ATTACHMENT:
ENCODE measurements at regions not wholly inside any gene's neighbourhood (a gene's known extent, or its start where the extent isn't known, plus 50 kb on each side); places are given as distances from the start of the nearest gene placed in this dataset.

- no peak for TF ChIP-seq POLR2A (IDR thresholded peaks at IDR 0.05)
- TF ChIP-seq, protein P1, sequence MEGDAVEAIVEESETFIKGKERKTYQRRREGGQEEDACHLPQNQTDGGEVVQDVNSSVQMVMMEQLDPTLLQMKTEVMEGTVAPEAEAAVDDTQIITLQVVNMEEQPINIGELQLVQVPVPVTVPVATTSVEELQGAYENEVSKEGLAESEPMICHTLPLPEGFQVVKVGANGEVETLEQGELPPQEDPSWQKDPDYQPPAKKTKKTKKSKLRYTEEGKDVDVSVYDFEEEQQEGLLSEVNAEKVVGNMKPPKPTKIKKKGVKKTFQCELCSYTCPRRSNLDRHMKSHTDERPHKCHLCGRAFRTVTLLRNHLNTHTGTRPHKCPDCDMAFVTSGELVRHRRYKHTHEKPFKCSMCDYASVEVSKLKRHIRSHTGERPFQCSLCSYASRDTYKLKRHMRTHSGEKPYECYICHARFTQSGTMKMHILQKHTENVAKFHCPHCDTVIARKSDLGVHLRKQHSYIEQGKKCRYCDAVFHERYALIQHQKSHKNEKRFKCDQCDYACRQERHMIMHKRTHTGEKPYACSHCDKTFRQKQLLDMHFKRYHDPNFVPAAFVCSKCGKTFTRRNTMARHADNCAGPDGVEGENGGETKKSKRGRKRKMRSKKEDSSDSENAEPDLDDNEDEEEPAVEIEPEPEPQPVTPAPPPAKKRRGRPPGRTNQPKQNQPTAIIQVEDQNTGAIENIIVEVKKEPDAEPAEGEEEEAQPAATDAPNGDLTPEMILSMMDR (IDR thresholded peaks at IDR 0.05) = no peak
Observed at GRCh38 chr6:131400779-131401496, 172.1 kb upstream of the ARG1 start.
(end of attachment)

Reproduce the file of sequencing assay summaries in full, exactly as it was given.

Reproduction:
ENCODE measurements at regions not wholly inside any gene's neighbourhood (a gene's known extent, or its start where the extent isn't known, plus 50 kb on each side); places are given as distances from the start of the nearest gene placed in this dataset.

- no peak for TF ChIP-seq POLR2A (IDR thresholded peaks at IDR 0.05)
- TF ChIP-seq, protein P1, sequence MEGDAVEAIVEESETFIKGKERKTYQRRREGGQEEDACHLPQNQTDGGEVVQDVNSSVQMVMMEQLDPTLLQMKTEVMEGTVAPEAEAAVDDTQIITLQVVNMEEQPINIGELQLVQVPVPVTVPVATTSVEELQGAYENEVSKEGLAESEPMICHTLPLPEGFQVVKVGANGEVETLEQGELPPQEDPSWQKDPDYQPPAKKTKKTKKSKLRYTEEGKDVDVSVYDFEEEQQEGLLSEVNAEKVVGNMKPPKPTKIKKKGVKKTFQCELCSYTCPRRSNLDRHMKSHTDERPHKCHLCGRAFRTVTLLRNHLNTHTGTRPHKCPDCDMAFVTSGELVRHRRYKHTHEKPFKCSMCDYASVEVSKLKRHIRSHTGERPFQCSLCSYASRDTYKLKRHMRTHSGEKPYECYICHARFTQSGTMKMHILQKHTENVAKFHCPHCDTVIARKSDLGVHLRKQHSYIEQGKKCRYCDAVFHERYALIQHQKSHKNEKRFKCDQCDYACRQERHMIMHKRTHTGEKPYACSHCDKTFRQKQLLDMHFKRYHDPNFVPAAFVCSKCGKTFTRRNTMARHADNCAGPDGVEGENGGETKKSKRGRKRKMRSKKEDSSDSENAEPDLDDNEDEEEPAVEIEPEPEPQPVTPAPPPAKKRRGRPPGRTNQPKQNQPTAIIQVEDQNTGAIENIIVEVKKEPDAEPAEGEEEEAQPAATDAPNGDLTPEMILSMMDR (IDR thresholded peaks at IDR 0.05) = no peak
Observed at GRCh38 chr6:131400779-131401496, 172.1 kb upstream of the ARG1 start.